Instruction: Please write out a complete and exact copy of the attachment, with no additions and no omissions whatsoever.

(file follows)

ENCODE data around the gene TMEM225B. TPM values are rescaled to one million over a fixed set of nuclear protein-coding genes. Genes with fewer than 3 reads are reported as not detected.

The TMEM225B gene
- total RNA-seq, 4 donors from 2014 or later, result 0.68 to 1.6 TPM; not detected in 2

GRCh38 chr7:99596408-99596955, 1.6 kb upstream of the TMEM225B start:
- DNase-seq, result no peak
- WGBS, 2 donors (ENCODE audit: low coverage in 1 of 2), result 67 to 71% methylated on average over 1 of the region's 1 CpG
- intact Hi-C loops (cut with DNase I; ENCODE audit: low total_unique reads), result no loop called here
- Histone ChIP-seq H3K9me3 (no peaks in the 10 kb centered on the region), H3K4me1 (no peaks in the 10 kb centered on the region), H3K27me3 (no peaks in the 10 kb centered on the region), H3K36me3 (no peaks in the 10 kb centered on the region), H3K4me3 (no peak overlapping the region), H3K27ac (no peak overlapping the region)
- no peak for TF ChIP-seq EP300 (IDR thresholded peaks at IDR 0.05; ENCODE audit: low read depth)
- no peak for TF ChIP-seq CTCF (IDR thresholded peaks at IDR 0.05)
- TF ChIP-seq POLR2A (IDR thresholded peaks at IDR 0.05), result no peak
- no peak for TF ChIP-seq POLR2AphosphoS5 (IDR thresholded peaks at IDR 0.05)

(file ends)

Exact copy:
ENCODE data around the gene TMEM225B. TPM values are rescaled to one million over a fixed set of nuclear protein-coding genes. Genes with fewer than 3 reads are reported as not detected.

The TMEM225B gene
- total RNA-seq, 4 donors from 2014 or later, result 0.68 to 1.6 TPM; not detected in 2

GRCh38 chr7:99596408-99596955, 1.6 kb upstream of the TMEM225B start:
- DNase-seq, result no peak
- WGBS, 2 donors (ENCODE audit: low coverage in 1 of 2), result 67 to 71% methylated on average over 1 of the region's 1 CpG
- intact Hi-C loops (cut with DNase I; ENCODE audit: low total_unique reads), result no loop called here
- Histone ChIP-seq H3K9me3 (no peaks in the 10 kb centered on the region), H3K4me1 (no peaks in the 10 kb centered on the region), H3K27me3 (no peaks in the 10 kb centered on the region), H3K36me3 (no peaks in the 10 kb centered on the region), H3K4me3 (no peak overlapping the region), H3K27ac (no peak overlapping the region)
- no peak for TF ChIP-seq EP300 (IDR thresholded peaks at IDR 0.05; ENCODE audit: low read depth)
- no peak for TF ChIP-seq CTCF (IDR thresholded peaks at IDR 0.05)
- TF ChIP-seq POLR2A (IDR thresholded peaks at IDR 0.05), result no peak
- no peak for TF ChIP-seq POLR2AphosphoS5 (IDR thresholded peaks at IDR 0.05)